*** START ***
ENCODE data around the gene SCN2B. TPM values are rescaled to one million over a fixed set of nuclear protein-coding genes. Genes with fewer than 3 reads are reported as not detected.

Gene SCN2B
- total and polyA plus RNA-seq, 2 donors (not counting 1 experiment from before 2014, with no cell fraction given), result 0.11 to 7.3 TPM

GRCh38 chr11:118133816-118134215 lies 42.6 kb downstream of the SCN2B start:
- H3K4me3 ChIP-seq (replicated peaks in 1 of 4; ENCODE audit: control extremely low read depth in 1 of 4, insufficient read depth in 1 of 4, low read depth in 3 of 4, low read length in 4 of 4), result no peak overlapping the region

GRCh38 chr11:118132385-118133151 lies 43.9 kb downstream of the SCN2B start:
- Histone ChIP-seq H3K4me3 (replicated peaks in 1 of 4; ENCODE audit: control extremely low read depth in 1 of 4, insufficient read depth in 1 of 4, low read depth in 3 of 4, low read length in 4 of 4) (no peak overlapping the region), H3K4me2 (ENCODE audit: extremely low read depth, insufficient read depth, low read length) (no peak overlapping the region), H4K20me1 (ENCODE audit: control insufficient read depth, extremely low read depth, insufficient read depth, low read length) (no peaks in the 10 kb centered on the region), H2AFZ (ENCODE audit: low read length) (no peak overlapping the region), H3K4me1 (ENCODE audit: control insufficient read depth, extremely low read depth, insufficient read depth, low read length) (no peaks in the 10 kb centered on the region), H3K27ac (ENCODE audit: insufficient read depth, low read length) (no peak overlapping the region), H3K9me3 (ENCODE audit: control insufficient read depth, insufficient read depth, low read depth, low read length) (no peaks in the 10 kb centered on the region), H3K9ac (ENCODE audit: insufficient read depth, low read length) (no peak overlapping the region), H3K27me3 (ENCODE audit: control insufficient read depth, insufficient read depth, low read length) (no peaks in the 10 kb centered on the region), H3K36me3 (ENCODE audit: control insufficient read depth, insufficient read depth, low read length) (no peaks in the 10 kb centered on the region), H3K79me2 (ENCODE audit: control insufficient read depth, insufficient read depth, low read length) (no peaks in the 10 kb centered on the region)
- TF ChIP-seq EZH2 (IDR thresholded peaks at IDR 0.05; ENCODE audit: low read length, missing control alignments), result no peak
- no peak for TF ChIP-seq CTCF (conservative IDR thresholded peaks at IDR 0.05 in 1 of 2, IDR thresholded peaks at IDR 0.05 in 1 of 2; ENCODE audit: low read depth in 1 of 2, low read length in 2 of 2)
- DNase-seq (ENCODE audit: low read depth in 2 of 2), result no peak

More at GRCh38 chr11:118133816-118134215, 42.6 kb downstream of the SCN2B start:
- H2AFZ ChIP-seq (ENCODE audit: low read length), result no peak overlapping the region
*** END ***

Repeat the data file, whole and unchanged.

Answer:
ENCODE data around the gene SCN2B. TPM values are rescaled to one million over a fixed set of nuclear protein-coding genes. Genes with fewer than 3 reads are reported as not detected.

Gene SCN2B
- total and polyA plus RNA-seq, 2 donors (not counting 1 experiment from before 2014, with no cell fraction given), result 0.11 to 7.3 TPM

GRCh38 chr11:118133816-118134215 lies 42.6 kb downstream of the SCN2B start:
- H3K4me3 ChIP-seq (replicated peaks in 1 of 4; ENCODE audit: control extremely low read depth in 1 of 4, insufficient read depth in 1 of 4, low read depth in 3 of 4, low read length in 4 of 4), result no peak overlapping the region

GRCh38 chr11:118132385-118133151 lies 43.9 kb downstream of the SCN2B start:
- Histone ChIP-seq H3K4me3 (replicated peaks in 1 of 4; ENCODE audit: control extremely low read depth in 1 of 4, insufficient read depth in 1 of 4, low read depth in 3 of 4, low read length in 4 of 4) (no peak overlapping the region), H3K4me2 (ENCODE audit: extremely low read depth, insufficient read depth, low read length) (no peak overlapping the region), H4K20me1 (ENCODE audit: control insufficient read depth, extremely low read depth, insufficient read depth, low read length) (no peaks in the 10 kb centered on the region), H2AFZ (ENCODE audit: low read length) (no peak overlapping the region), H3K4me1 (ENCODE audit: control insufficient read depth, extremely low read depth, insufficient read depth, low read length) (no peaks in the 10 kb centered on the region), H3K27ac (ENCODE audit: insufficient read depth, low read length) (no peak overlapping the region), H3K9me3 (ENCODE audit: control insufficient read depth, insufficient read depth, low read depth, low read length) (no peaks in the 10 kb centered on the region), H3K9ac (ENCODE audit: insufficient read depth, low read length) (no peak overlapping the region), H3K27me3 (ENCODE audit: control insufficient read depth, insufficient read depth, low read length) (no peaks in the 10 kb centered on the region), H3K36me3 (ENCODE audit: control insufficient read depth, insufficient read depth, low read length) (no peaks in the 10 kb centered on the region), H3K79me2 (ENCODE audit: control insufficient read depth, insufficient read depth, low read length) (no peaks in the 10 kb centered on the region)
- TF ChIP-seq EZH2 (IDR thresholded peaks at IDR 0.05; ENCODE audit: low read length, missing control alignments), result no peak
- no peak for TF ChIP-seq CTCF (conservative IDR thresholded peaks at IDR 0.05 in 1 of 2, IDR thresholded peaks at IDR 0.05 in 1 of 2; ENCODE audit: low read depth in 1 of 2, low read length in 2 of 2)
- DNase-seq (ENCODE audit: low read depth in 2 of 2), result no peak

More at GRCh38 chr11:118133816-118134215, 42.6 kb downstream of the SCN2B start:
- H2AFZ ChIP-seq (ENCODE audit: low read length), result no peak overlapping the region